An Easy Way to Beat Stress that Changes Your DNA

I’ve been so fortunate to have the opportunity to attend two different courses at Harvard over the last few months. At the first, I had an amazing time taking a course at Harvard Medical School’s Institute of Lifestyle Medicine. I’m not a girl who normally gets excited about rock stars or movie stars, but when Dr. Herbert Benson stood up to give us a lecture I had to force myself not to leap out of my front-row seat and start jumping up and down.

Benson is the founder of the Benson-Henry Institute for Mind-Body Medicine at Massachusetts General Hospital, and has been a hero of mine for many years. He is considered the father of Mind-Body Medicine, and risked ridicule from his peers (many years ago now) by being the first who dared study the physiological effects of relaxation. By doing so, he discovered and described the now-famous “Relaxation Response”.

The Relaxation Response is the body’s innate antidote to the “Fight or Flight” stress response, and is our most potent weapon against the powerful, protean effects of stress on our mind and body.

According to Benson, we activate the Relaxation Response by quieting our minds. This isn’t “emptying” our minds, but rather stopping, briefly, all the anxious chatter and focusing on something else (I focus on a short repetitive prayer and meditate on God when I do this practice). All the “What if” situations and worries that constantly parade through our minds are the primary stimulators of stress hormone release in today’s world.

“What if that pain is cancer?”

“What if I get fired?”

“What if I fail?”

You know what I mean.

What I’ve just described isn’t new information, even though I really enjoyed Benson’s review of the concept. What was new to me, however, was his statement regarding the genomics, or genetic effects, of the Relaxation Response.

He referenced a recent paper published last month in the journal PLOS One, which proved the direct genomic (DNA) effects of the Relaxation Response.

They found evidence of genetic changes which began a mere fifteen minutes after beginning to induce the relaxation response. Fifteen minutes! According to Benson, these changes were in key “hubs of healing”: energy metabolism, insulin secretion, and inflammatory pathways.

Benson informed us that they discovered that insulin expression was increased, the immune system was positively affected, and genes controlling cell aging were improved. Wow.

Apparently people who induce the relaxation response daily enjoy significantly greater genetic changes that reflect this regular stress-busting practice. That was all I needed to hear! (to make sure I actually do this, that is)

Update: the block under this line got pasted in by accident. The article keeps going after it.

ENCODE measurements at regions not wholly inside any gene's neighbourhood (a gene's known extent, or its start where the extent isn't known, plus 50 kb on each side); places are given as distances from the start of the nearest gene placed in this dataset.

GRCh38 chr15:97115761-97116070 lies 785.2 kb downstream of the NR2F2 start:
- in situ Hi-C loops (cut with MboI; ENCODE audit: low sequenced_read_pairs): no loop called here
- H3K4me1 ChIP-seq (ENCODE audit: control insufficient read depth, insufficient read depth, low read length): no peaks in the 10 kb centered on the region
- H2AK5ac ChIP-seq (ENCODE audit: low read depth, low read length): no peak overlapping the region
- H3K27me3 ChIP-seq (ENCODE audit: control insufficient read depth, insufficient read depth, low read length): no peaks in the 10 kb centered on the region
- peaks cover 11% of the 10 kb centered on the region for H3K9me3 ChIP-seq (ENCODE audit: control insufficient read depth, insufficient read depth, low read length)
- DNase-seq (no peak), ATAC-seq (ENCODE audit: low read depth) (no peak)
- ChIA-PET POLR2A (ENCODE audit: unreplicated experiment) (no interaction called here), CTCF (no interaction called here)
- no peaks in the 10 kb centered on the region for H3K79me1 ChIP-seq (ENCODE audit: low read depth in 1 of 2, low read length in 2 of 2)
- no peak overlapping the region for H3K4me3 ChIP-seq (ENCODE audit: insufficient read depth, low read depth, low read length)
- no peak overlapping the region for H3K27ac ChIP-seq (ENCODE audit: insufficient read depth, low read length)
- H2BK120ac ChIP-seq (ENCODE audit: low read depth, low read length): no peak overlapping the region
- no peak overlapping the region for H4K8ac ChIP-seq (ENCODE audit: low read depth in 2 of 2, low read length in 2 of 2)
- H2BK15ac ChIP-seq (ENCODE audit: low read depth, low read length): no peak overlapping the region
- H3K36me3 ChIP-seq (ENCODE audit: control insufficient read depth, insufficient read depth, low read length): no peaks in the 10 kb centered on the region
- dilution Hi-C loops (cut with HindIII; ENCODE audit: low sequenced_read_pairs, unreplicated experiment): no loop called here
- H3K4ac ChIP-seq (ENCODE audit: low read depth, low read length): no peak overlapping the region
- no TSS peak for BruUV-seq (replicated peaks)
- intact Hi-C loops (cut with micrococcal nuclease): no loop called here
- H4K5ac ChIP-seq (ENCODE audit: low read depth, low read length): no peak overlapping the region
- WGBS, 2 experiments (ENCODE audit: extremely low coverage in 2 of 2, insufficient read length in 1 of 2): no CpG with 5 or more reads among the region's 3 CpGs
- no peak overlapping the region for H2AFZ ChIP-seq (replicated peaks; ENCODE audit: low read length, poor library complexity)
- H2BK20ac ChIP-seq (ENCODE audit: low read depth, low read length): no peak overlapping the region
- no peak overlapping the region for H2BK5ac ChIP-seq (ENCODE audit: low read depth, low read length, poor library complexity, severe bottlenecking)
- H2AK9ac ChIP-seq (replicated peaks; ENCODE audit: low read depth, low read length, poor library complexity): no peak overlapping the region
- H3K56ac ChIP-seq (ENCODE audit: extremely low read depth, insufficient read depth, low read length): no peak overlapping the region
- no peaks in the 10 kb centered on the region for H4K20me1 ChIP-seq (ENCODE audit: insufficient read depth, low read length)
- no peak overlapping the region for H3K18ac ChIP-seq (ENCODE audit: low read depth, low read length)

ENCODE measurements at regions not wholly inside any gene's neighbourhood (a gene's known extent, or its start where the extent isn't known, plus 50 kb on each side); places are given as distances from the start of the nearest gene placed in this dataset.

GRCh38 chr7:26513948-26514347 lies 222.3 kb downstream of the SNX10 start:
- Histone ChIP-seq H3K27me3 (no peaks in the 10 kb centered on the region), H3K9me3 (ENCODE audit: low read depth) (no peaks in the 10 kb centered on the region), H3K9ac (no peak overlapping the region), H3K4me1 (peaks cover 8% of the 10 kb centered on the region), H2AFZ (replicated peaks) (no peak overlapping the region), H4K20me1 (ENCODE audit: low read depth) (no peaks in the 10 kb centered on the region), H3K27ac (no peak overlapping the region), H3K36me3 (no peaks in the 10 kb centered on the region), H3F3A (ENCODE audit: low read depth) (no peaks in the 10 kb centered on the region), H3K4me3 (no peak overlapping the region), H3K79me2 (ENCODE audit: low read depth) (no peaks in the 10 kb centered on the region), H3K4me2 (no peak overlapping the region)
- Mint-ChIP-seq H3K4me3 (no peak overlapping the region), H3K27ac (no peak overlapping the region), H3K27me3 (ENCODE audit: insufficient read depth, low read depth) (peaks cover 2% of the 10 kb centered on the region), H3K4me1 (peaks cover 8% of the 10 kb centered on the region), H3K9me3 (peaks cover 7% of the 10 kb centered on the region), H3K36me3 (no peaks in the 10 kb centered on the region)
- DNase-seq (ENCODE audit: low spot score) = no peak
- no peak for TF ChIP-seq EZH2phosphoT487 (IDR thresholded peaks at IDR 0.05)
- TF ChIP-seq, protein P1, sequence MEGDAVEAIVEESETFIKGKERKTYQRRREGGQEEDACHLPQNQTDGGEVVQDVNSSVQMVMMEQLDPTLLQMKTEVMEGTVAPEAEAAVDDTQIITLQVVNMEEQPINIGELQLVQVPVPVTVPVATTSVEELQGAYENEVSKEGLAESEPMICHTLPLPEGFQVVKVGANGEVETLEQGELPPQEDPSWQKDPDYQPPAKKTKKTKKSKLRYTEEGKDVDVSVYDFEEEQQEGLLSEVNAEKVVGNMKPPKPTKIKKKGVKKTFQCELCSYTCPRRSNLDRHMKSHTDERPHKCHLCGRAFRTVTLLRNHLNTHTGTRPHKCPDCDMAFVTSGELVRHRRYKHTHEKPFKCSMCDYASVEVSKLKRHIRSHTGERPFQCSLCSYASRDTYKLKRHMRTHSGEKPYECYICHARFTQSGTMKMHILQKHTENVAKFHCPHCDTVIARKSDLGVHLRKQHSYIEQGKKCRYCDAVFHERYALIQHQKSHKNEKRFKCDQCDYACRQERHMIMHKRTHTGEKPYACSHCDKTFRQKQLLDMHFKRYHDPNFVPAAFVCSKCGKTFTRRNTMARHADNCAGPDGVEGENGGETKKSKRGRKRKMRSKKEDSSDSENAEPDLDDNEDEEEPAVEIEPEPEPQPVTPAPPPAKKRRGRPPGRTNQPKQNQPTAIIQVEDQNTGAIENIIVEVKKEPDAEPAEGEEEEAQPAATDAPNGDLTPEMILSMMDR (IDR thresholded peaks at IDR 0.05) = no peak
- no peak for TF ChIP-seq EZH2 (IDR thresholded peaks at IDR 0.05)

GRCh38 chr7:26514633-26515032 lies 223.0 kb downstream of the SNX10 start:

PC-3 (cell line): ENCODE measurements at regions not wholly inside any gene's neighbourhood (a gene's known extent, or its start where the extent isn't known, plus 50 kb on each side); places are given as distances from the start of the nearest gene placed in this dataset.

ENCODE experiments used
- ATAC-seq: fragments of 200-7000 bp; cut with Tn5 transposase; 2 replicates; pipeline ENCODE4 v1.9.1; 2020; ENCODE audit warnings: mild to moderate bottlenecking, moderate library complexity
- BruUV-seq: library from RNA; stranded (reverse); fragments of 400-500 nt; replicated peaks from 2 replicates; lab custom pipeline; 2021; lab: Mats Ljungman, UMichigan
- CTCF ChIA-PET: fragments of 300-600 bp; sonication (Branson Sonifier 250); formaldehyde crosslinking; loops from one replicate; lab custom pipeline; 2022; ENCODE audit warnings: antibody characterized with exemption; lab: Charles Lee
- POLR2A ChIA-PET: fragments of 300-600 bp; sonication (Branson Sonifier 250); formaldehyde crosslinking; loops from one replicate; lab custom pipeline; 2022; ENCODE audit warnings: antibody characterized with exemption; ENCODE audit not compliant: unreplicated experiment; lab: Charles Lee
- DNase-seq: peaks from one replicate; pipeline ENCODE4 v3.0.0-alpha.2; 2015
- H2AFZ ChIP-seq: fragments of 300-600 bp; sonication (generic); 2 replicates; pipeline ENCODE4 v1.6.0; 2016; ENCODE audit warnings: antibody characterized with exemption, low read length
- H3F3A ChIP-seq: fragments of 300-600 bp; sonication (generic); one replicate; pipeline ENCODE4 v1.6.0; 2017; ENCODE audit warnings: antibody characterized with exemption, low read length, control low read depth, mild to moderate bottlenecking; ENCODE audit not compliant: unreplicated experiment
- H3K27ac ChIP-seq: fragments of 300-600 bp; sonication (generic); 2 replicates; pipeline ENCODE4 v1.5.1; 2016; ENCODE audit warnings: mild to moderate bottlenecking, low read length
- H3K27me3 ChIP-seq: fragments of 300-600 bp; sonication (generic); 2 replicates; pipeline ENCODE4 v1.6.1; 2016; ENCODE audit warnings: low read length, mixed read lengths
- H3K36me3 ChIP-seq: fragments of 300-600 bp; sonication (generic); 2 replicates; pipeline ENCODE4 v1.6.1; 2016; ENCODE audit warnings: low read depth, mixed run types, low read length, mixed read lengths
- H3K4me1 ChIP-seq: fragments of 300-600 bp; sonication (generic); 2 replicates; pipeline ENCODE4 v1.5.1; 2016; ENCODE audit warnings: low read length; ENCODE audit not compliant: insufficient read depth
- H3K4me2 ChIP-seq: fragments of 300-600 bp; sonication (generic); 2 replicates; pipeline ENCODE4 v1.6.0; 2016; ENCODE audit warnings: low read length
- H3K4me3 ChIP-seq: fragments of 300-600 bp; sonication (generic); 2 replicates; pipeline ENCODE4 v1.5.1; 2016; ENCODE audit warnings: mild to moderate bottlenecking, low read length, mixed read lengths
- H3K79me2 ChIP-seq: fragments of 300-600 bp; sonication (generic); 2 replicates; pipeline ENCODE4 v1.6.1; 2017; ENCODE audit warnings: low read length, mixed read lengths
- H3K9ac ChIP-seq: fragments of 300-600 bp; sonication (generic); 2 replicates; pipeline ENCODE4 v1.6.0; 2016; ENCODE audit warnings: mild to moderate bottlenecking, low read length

I spend time daily in prayer, and Benson’s lecture has helped me to make it an integral part of every morning.

Stress has such a profound influence on us, causing or exacerbating an endless list of medical conditions, not to mention the emotional and mental strain. Benson claims that just 8-10 minutes a day of a Relaxation Response-inducing practice confers the majority of benefits. Seriously, what excuse could I possibly have (or could you possibly have?) to not start doing this every day?

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4 Comments

  1. Diana van Loo-Karsijns says:

    Hey Susan, thank you for sharing this vital information!
    10 Minutes a day shouldn’t be a problem indeed… I will go for jumping rope these 10 minutes… and I’ll post the results on facebook 😉

  2. Moraima Caceres says:

    Hello there I was surprise and please to know that jogging or running is a way of meditation. I did suspect it time ago, but coming from you is a great surprise for me. Then run it is, combine with yoga and 5 min meditation, fill my entire week .

  3. India Wood says:

    Dear Susan,
    It has been such a pleasure to read your newsletters. And more importantly to have met you and know your sincerity and talents over the years.
    As a regular exerciser, these days vigorous walking/hiking in the mountains near Lake Tahoe where I live and my regular yoga practice, I can attest to all these benefits. As a health practitioner since the early 80’s, I have been aware of these fabulous benefits and done my best to encourage others, also, as I see you doing. Bravo!

  4. Jackie Richmond says:

    Susan, thanks for sharing the article on the Relaxation Response, which I’ve believed in since I read about it years ago. I practice yoga at home (usually first thing in the morning) and take at least one class per week. I’m now trying to meditate more regularly, too. I recognize the true connection between the mind, body, and spirit. Thank you for encouraging me to stay open.

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